In a report posted online, Peter Scholze of the University of Bonn and Jakob Stix of Goethe University Frankfurt describe what Stix calls a "serious, unfixable gap" within a mammoth series of papers by Shinichi Mochizuki, a mathematician at Kyoto University who is renowned for his brilliance. Posted online in 2012, Mochizuki's papers supposedly prove the abc conjecture, one of the most far-reaching problems in number theory.
Despite multiple conferences dedicated to explicating Mochizuki's proof, number theorists have struggled to come to grips with its underlying ideas. His series of papers, which total more than 500 pages, are written in an impenetrable style, and refer back to a further 500 pages or so of previous work by Mochizuki, creating what one mathematician has called "a sense of infinite regress."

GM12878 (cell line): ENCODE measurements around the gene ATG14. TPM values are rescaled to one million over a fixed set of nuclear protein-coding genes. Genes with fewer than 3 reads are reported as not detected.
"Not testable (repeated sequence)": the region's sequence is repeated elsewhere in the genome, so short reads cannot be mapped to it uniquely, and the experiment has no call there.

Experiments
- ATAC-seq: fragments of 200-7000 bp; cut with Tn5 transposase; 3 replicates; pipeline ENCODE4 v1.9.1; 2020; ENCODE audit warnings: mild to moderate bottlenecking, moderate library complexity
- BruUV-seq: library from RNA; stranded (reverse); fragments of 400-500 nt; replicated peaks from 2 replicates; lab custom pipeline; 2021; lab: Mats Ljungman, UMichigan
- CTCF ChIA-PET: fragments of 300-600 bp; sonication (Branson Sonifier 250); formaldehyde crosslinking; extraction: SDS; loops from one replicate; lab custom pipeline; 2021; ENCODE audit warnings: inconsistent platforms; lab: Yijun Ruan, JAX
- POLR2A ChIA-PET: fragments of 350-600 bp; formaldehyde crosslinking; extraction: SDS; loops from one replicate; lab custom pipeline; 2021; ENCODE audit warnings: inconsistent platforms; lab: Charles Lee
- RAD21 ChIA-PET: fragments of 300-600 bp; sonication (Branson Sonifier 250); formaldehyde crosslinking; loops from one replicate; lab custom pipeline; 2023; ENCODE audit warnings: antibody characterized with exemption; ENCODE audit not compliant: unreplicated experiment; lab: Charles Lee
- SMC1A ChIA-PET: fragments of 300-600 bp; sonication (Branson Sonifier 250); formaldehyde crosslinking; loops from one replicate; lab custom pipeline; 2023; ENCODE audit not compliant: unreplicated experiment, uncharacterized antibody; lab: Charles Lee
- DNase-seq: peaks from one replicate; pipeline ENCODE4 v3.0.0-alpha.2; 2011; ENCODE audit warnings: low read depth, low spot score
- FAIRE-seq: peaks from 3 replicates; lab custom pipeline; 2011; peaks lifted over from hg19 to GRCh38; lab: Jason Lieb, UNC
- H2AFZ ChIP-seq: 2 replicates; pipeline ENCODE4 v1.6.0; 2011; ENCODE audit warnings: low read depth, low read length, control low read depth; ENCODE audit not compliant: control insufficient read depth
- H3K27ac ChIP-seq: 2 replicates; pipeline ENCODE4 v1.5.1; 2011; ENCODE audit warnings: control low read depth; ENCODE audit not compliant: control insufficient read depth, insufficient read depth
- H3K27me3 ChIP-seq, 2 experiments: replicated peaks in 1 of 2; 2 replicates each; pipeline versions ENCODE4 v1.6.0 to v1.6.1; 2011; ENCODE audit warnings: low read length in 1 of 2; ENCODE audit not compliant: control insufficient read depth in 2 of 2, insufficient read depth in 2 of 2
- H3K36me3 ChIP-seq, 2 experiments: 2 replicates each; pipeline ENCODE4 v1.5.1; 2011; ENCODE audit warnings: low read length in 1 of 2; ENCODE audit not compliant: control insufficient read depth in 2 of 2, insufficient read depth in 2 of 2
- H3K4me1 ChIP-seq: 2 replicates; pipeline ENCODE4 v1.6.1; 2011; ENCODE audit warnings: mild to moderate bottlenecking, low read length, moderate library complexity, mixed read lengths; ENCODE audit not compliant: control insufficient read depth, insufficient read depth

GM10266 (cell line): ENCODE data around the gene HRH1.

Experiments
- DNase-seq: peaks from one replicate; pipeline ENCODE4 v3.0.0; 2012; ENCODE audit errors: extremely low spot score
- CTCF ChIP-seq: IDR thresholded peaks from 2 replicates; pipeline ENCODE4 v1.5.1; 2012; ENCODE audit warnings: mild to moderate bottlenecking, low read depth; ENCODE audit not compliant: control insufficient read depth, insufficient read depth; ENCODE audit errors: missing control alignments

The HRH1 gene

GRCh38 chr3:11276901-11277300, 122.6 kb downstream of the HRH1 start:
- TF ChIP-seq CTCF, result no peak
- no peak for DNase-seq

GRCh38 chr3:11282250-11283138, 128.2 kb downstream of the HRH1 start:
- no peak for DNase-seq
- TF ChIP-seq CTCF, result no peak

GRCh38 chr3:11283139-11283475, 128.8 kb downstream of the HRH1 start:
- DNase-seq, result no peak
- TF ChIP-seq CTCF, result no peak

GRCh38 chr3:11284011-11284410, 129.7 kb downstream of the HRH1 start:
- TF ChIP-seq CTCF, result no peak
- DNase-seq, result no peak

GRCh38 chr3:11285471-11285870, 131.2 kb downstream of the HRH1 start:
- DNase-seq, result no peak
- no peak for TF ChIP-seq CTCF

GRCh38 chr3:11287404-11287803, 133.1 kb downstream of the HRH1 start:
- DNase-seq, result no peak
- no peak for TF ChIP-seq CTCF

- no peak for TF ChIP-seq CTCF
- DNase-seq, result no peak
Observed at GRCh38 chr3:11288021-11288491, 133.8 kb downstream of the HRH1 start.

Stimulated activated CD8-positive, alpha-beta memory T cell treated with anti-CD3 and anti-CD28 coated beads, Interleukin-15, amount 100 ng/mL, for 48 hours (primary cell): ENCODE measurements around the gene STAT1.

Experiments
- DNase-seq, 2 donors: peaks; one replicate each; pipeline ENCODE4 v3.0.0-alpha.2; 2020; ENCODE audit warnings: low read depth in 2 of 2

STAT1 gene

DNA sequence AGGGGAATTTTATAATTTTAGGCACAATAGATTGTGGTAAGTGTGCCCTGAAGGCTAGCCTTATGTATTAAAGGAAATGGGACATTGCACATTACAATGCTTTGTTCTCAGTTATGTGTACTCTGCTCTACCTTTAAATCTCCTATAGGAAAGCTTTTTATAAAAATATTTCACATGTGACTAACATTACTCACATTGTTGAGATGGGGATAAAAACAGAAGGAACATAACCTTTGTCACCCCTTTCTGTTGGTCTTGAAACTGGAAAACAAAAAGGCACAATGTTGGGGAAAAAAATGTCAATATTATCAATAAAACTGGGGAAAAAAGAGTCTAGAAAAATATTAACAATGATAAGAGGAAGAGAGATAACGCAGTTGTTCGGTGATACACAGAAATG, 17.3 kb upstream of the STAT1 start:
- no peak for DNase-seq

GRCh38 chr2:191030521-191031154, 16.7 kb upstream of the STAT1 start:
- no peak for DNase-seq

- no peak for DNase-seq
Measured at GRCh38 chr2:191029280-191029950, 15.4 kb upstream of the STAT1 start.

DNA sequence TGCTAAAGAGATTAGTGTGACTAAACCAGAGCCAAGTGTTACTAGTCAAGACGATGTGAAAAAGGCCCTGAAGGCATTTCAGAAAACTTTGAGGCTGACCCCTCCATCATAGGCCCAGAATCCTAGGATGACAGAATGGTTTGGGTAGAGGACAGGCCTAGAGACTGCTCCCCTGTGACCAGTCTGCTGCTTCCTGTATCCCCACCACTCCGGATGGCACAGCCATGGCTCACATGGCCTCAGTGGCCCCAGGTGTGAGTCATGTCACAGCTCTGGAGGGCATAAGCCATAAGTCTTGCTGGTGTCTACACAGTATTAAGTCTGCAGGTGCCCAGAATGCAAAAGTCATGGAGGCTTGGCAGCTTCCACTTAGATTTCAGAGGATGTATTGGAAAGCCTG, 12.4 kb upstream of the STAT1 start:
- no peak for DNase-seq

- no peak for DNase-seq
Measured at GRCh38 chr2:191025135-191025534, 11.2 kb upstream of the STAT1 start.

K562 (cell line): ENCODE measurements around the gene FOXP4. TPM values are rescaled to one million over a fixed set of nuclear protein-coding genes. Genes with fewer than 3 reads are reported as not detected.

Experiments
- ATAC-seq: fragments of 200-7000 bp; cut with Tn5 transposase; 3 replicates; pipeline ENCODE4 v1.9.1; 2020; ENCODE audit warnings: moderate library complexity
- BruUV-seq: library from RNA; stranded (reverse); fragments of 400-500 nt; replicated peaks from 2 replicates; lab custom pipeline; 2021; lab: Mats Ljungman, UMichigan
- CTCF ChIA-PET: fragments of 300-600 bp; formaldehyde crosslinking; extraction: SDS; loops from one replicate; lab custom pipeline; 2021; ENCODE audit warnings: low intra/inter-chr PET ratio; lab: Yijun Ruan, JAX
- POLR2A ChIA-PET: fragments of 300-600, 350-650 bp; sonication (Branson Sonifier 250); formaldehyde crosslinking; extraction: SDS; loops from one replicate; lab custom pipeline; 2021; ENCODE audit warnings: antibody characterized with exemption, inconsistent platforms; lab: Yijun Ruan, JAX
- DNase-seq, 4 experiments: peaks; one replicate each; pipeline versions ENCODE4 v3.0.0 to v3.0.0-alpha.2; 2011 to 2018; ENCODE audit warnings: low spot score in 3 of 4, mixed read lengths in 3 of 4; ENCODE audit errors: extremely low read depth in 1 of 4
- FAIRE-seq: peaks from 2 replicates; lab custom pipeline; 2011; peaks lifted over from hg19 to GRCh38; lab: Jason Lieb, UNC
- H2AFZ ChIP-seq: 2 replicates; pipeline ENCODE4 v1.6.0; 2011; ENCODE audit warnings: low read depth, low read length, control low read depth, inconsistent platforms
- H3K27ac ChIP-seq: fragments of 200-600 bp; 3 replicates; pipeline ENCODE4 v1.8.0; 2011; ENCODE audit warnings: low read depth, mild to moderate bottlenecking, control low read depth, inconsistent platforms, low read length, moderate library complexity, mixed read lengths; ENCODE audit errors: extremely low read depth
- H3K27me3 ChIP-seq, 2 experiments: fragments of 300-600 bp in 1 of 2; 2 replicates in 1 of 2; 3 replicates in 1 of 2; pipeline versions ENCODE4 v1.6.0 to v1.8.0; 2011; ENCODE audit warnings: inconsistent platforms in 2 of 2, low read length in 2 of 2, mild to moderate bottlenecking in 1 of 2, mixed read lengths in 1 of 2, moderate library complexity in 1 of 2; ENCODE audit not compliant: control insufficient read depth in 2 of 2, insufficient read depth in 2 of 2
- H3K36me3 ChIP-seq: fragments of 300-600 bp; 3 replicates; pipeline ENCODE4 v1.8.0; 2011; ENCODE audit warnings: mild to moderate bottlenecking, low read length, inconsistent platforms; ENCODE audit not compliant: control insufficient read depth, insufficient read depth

Between 12 and 18 mathematicians who have studied the proof in depth believe it is correct, wrote Ivan Fesenko of the University of Nottingham in an email. But only mathematicians in "Mochizuki's orbit" have vouched for the proof's correctness, Brian Conrad of Stanford University commented in a blog discussion last December. "There is nobody else out there who has been willing to say even off the record that they are confident the proof is complete."
Nevertheless, wrote Frank Calegari of the University of Chicago in a December blog post, "mathematicians are very loath to claim that there is a problem with Mochizuki's argument because they can't point to any definitive error."
That has now changed. In their report, Scholze and Stix argue that a line of reasoning near the end of the proof in Mochizuki's third of four papers is fundamentally flawed. The corollary is central to Mochizuki's proposed abc proof.
From Quanta Magazine
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